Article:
Submitted by Suanne Z. Thamm
Reporter – News Analyst
July 21, 2017 2:34 p.m.
After months of debate involving applicants, city staff, Historic District Council and City Commission, the variance requests filed by the Dressler Family Estate were finally approved—but not without conditions.
At their second hearing of the case on July 20, 2017, the Historic District Council (HDC) of the city of Fernandina Beach on a 4-1 vote approved the applicants’ request to subdivide a unified parcel of 6 lots (numbered 4,5,8,9, 10 and 11) at 121 N. 6th Street into 3 lots, which would result in combining most of 4 and 5 into one; combining all of 8 and 9 into one; and combining 10 and 11 along with 20 feet from 4 and 5 into one.
Commonly called the Chadwick House for its original owner, the existing house straddles lots 10 and 11 on the property and encroaches slightly into lots 4 and 5 to the rear of the structure.
The HDC allowed the owners to separate lots 8 and 9 on the corner of Broome and N. 6th Street to form a 100×100 buildable lot. Sanborn insurance maps clearly indicate that at one time these lots were separate from the main structure and contained their own residences. A deed restriction will run with the property guaranteeing that only one residence may be built on the combined lots 8 and 9. Combining these two lots will also save an important tree.
The HDC had more difficulty in deciding to grant the variance to separate lots 4 and 5 on the North 5th Street side of the property. Because the main residence at 121 N. 6th Street encroaches into lot 5, the applicants proposed combining lots 4 and 5 but truncating them to a depth of 80 feet. This would allow 20 feet to remain with the primary structure. The resulting lot will be 100×80 feet. Staff verified that by truncating the lot, it would remain a buildable lot. A deed restriction will also run with this property, limiting the number of permissible residences to one for the combined lots.
Granting of these variances was a complicated process. The city’s Planning Department recommended denial of the variances because they did not satisfy every element of the code requirements. However, Preservation Planner Sal Cumella noted special circumstances, which the HDC might consider in hearing the case on February 16, 2017. Following discussion, a motion was made to approve “uncombining” lots 8 and 9 from the main property. Although three HDC members voted to approve the variance, four affirmative votes are needed to approve a variance, so the motion failed.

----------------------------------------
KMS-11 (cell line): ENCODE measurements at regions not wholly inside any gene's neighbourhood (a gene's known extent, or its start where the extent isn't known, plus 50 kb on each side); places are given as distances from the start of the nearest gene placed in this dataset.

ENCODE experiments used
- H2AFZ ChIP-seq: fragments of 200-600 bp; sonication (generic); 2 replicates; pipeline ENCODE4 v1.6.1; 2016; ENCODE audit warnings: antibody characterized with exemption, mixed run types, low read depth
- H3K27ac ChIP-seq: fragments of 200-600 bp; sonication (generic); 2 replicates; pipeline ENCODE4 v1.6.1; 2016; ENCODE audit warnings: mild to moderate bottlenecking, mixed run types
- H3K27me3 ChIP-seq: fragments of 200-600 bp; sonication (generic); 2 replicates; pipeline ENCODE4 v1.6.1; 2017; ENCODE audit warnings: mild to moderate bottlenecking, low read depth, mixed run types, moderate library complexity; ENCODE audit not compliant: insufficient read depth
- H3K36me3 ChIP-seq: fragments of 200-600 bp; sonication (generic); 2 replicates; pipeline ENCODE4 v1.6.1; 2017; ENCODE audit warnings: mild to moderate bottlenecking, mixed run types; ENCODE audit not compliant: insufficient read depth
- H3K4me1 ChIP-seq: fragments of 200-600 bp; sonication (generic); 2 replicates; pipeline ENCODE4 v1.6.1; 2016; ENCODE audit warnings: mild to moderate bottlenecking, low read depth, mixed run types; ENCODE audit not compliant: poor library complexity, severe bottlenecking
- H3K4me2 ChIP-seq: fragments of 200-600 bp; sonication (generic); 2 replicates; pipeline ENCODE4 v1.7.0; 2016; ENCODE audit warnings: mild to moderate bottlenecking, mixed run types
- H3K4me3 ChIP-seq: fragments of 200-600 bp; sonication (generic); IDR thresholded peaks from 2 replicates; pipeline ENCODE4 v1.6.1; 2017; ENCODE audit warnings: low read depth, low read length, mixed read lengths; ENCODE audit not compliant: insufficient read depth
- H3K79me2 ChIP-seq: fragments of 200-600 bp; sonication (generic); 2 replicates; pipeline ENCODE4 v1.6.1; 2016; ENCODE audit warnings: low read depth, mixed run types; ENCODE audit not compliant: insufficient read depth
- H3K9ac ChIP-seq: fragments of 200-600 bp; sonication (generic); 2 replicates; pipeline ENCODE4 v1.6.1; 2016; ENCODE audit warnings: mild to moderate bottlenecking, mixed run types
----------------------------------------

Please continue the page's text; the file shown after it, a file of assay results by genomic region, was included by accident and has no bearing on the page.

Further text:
The applicants next appealed the denial to the Fernandina Beach City Commission (FBCC). The FBCC heard the case on May 16, 2017 and remanded it to the HDC for further consideration, amid threats of legal action from the applicants.
During its second hearing before the HDC, Joe Cutajar, agent for the Dressler Family Estate, explained that the family might or might not implement the variances if approved. He went on to explain that because the property was so large and had been on the market for some time, the owners merely wanted to offer to potential buyers a series of options.
Neighbors expressed support for granting the variances, citing their desire for more permanent residents in the neighborhood and concerns over security with such a large, unoccupied property in an upscale neighborhood. Neighbors believed that vacant houses tend to suggest that “there is something wrong” with a neighborhood, and that vacant homes fall into disrepair. They indicated a preference for a vibrant neighborhood with more families able to live downtown than the sight of empty lots. The also expressed their belief that their property values would be helped with the additional residences in the neighborhood.
HDC member Robert Erickson voted against approval of the variance, citing his concern that by separating lots 4 and 5, the main house would be left with almost no backyard.
In a related but separate case the applicants also sought permission to demolish or move various auxiliary buildings on the separated lots. The HDC approved demolition for one of the structures, which had been built in the 1970’s, outside the time frame for the Historic District. However, they deferred decision on moving or demolishing other outbuildings that they considered to be dating to the period of the main house. They reasoned that should the parcel be split into three, future owners of the buildable lots separated from the main house might prefer to keep the outbuildings or incorporate them into new construction.
Editor’s Note: Suanne Z. Thamm is a native of Chautauqua County, NY, who moved to Fernandina Beach from Alexandria,VA, in 1994. As a long time city resident and city watcher, she provides interesting insight into the many issues that impact our city. We are grateful for Suanne’s many contributions to the Fernandina Observer.